Man Singh: 'Greed for money and fame can lead to unscrupulous incidents'

Former Team India manager. P.R. Man Singh, feels cricket's excessive commercial pulse has changed the way the game is perceived now.

Published : Jun 13, 2018 20:54 IST , CHENNAI

Man Singh feels the dynamics of the game have changed to suit the audience.
Man Singh feels the dynamics of the game have changed to suit the audience.

Man Singh feels the dynamics of the game have changed to suit the audience.

It was a scandal that saw Australian cricket's reputation slip into a downward spiral. The ball-tampering episode, in April 2018, involving former Australian captain Steve Smith, former vice-captain David Warner and Cameron Bancroft, left the cricketers red-eyed and united the cricketing fraternity in disappointment and anger.

And as Australia locked horns with England in its first tour following the incident, it hardly came as a surprise when the home fans flashed sandpapers, embossed with 4 and 6 on them, ​​in an attempt to get under the opponent's skin.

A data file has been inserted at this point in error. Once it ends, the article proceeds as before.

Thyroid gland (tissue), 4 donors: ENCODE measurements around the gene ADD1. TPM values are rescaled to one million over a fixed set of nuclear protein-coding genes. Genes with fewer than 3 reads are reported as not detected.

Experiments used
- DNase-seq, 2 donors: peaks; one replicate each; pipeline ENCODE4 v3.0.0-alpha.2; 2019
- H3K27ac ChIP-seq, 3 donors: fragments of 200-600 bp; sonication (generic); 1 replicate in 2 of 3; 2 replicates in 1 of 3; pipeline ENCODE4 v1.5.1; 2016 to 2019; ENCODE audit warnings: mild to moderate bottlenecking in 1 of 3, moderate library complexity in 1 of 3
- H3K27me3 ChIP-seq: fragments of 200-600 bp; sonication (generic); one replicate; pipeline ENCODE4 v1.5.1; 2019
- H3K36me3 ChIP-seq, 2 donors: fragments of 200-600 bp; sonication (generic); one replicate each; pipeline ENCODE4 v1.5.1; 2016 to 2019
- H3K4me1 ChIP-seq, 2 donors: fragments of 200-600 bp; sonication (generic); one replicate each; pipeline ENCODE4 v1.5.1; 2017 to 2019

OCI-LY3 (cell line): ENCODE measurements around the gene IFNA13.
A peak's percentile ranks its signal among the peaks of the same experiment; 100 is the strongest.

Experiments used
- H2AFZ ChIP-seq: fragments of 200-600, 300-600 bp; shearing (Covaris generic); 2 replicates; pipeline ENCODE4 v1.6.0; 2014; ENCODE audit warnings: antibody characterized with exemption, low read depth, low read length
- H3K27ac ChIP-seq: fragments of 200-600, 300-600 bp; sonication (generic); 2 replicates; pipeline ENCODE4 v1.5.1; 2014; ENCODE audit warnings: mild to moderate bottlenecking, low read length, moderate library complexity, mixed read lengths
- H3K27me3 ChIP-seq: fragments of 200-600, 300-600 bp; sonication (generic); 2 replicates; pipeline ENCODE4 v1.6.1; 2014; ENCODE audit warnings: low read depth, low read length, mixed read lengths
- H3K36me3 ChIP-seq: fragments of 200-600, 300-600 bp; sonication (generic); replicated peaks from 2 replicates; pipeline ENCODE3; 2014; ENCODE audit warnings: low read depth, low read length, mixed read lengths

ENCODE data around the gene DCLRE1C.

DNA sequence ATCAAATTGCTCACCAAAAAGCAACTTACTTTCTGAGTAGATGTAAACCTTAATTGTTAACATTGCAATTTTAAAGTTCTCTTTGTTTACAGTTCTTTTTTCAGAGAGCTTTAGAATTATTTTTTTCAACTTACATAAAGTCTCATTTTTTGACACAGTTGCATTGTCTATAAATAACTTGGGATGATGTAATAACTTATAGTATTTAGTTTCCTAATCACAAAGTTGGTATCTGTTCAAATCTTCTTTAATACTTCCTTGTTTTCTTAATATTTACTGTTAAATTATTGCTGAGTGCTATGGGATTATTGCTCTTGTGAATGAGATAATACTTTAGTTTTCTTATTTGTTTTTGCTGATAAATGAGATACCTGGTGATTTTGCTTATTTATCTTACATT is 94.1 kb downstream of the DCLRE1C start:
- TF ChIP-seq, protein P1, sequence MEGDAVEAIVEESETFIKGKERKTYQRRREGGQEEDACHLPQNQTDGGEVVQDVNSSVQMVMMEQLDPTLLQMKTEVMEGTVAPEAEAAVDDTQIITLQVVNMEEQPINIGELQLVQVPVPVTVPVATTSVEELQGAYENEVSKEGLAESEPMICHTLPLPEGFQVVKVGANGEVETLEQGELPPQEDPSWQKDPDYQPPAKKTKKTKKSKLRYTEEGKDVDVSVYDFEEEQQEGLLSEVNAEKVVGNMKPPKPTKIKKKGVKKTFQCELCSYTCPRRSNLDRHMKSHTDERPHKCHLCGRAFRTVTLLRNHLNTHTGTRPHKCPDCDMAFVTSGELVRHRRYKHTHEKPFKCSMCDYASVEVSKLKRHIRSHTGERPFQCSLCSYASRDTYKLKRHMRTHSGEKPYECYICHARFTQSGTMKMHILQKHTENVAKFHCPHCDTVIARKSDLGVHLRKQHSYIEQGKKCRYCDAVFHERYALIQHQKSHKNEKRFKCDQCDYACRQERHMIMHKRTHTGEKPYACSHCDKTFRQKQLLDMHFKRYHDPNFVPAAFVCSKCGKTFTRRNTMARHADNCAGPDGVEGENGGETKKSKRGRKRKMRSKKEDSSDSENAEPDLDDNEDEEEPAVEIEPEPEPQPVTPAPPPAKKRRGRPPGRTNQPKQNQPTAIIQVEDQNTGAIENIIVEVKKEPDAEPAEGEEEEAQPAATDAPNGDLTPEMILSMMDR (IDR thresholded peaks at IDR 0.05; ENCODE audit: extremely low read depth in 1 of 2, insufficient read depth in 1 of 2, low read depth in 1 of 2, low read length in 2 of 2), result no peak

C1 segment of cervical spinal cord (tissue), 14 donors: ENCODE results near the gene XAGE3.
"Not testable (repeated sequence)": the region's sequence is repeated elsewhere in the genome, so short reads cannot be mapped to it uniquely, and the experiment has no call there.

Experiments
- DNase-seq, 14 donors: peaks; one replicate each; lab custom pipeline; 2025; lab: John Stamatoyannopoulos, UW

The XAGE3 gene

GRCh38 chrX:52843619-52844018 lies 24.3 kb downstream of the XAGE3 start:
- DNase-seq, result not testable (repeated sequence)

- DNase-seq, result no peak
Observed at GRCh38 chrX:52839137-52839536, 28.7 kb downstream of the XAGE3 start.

The issue of ball tampering, however, is as old as the game itself.  Instances of cricketers admitting to altering the condition of the ball with various substances are not new. New Zealand's Chris Pringle, in 1990 against Pakistan, used a bottle top to scratch the ball while England's Mike Atherton resorted to dirt off the pitch. More recently, South Africa's Faf du Plessis was pulled up by the match referees for using his saliva to shine the ball while also sucking on a mint.

A bane for cricket

Former India team manager, P.R. Man Singh, says "Ball tampering has been there since the early 1940s and 1950s."

"I mean, cricket in those days was played in a different manner, in a different spirit altogether. It was pure and simple, it was a pleasure and there was love for the game. However, today it is bread and butter. The competition is fierce," he said.

Citing instances, Man Singh added, "As my knowledge goes, Denis Compton was the first cricketer to model for Brylcreem (hair styling cream) and during matches, he would have applied more of Brylcreem and run his fingers and then shine the ball. What was that, then?"